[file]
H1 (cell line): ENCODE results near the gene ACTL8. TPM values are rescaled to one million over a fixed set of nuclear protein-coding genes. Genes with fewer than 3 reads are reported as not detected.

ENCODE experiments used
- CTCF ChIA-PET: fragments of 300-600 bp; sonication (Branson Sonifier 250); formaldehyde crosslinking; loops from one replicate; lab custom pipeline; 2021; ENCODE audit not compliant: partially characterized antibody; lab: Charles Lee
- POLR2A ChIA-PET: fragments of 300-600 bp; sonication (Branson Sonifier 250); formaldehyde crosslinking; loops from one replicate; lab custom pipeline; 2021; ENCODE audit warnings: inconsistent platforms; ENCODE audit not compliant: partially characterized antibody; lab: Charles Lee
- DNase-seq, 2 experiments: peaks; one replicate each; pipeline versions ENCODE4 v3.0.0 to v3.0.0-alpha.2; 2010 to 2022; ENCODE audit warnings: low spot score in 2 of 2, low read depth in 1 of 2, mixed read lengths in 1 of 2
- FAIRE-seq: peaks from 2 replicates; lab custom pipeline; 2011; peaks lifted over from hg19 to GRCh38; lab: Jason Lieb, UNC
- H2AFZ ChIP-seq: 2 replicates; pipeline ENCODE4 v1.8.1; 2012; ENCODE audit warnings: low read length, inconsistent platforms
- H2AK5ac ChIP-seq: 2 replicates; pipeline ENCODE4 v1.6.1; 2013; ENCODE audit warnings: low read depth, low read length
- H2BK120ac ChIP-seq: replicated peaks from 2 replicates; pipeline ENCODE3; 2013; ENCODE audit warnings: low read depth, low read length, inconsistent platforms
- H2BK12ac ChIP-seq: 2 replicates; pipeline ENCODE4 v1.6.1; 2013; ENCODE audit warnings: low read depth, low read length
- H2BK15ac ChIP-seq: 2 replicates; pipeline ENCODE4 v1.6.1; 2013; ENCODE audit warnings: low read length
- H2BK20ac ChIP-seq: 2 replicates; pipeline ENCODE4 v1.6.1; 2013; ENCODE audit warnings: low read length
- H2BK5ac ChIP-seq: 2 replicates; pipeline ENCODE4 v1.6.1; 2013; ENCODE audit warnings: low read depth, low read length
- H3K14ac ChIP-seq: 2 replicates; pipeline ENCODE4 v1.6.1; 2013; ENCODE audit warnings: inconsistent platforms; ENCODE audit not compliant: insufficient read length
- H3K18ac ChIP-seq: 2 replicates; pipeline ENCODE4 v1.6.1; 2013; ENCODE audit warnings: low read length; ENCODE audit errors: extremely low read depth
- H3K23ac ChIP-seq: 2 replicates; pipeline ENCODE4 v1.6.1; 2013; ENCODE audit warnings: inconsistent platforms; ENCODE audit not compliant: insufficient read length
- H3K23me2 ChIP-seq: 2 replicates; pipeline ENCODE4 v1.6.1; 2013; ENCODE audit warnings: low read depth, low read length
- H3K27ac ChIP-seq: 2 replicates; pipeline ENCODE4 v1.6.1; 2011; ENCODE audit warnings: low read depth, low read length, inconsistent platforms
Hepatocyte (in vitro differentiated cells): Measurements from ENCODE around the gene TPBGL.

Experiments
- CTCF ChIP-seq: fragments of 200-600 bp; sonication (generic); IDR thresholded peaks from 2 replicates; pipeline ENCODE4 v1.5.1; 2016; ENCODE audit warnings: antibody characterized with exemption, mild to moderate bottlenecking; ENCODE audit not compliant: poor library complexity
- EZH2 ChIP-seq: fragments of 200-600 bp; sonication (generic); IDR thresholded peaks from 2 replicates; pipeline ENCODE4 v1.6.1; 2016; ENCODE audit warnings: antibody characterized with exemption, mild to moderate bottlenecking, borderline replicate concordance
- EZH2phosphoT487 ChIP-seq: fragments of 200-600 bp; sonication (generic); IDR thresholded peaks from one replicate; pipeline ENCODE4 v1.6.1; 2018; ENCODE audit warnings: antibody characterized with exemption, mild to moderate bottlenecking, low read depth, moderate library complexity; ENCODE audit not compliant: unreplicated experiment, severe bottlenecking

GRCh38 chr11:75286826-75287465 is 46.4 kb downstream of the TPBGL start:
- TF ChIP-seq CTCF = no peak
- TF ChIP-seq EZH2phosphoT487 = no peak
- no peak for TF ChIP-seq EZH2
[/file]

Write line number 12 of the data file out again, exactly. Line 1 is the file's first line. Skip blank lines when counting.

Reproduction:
- H2BK20ac ChIP-seq: 2 replicates; pipeline ENCODE4 v1.6.1; 2013; ENCODE audit warnings: low read length